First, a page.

Dr. Abiola Sarnecki
Globalization means that the world is becoming “smaller” - national economies are increasingly linked to each other and many organizations are global. It is therefore important that leaders understand the importance of international markets and the similarities and differences that exist among national economies and national business practices. In this module students develop a better understanding of the global environment in which today’s organizations operate. The course will focus on both the macro and micro aspects of international management.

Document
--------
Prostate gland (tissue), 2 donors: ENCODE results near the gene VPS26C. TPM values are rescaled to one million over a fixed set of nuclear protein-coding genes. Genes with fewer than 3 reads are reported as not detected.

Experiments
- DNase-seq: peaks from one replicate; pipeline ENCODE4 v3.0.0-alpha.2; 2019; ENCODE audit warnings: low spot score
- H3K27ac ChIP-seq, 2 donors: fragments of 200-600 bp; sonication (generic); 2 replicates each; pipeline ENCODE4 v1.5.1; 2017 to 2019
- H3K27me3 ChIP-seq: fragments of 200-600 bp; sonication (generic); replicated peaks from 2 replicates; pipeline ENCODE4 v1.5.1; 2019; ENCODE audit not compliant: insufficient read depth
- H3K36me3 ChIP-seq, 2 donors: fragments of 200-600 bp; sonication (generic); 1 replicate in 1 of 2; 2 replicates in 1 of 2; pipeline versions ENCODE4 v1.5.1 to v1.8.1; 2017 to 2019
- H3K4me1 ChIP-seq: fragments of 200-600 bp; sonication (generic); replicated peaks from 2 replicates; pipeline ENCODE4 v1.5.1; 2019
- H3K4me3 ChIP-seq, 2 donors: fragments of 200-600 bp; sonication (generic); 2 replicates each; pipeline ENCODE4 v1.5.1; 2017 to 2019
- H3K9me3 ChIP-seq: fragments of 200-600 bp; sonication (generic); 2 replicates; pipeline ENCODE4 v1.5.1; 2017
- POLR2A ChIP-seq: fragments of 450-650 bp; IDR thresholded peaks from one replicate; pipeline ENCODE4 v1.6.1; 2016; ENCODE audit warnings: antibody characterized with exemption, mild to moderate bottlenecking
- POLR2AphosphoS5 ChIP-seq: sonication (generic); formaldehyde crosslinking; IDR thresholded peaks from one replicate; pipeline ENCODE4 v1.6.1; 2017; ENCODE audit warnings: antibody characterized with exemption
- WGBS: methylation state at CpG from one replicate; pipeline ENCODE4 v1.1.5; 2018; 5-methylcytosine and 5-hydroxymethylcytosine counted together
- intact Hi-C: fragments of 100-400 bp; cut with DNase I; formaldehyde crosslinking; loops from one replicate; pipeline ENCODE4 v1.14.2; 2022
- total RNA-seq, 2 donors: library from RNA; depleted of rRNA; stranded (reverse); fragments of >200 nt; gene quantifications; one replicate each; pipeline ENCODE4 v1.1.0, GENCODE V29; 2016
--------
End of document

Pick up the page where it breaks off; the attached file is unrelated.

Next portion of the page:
In the Intercultural Competence course students develop the ability to see the world through different cultural perspectives. They develop a deeper understanding of their own culture and a deeper understanding and sensitivity to cultures other than their own. Students gain an understanding of cross-cultural management and will be equipped with the knowledge and tools they need to lead across cultures successfully. One aspect of this learning concerns the ethical side of intercultural management. Is “When in Rome, do as the Romans do!” a good ethical guideline, whatever the Romans do? Or is there some other general rule to follow, and if so, which is it, and if not, what shall we do? In International Business and Trade students learn how to make business decisions in an international environment.